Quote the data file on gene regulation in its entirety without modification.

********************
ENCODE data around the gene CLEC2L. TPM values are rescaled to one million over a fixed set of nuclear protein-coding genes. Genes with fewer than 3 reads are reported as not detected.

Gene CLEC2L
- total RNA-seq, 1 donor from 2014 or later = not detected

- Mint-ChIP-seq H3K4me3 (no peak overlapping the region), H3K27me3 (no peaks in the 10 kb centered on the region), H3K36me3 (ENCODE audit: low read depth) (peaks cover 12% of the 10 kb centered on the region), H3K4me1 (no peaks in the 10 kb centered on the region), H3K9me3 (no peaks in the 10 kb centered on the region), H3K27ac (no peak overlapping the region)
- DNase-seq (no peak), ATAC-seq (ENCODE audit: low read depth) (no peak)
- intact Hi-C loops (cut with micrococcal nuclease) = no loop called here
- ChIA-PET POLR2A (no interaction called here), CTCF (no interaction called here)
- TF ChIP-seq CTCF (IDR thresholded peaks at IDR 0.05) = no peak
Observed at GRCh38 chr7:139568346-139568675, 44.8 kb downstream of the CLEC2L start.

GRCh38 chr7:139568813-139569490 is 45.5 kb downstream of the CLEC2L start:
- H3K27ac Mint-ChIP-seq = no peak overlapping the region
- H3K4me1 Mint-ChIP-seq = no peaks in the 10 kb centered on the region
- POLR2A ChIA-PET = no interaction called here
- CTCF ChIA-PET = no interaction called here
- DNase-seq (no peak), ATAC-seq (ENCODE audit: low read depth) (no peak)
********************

ENCODE data around the gene CLEC2L. TPM values are rescaled to one million over a fixed set of nuclear protein-coding genes. Genes with fewer than 3 reads are reported as not detected.

Gene CLEC2L
- total RNA-seq, 1 donor from 2014 or later = not detected

- Mint-ChIP-seq H3K4me3 (no peak overlapping the region), H3K27me3 (no peaks in the 10 kb centered on the region), H3K36me3 (ENCODE audit: low read depth) (peaks cover 12% of the 10 kb centered on the region), H3K4me1 (no peaks in the 10 kb centered on the region), H3K9me3 (no peaks in the 10 kb centered on the region), H3K27ac (no peak overlapping the region)
- DNase-seq (no peak), ATAC-seq (ENCODE audit: low read depth) (no peak)
- intact Hi-C loops (cut with micrococcal nuclease) = no loop called here
- ChIA-PET POLR2A (no interaction called here), CTCF (no interaction called here)
- TF ChIP-seq CTCF (IDR thresholded peaks at IDR 0.05) = no peak
Observed at GRCh38 chr7:139568346-139568675, 44.8 kb downstream of the CLEC2L start.

GRCh38 chr7:139568813-139569490 is 45.5 kb downstream of the CLEC2L start:
- H3K27ac Mint-ChIP-seq = no peak overlapping the region
- H3K4me1 Mint-ChIP-seq = no peaks in the 10 kb centered on the region
- POLR2A ChIA-PET = no interaction called here
- CTCF ChIA-PET = no interaction called here
- DNase-seq (no peak), ATAC-seq (ENCODE audit: low read depth) (no peak)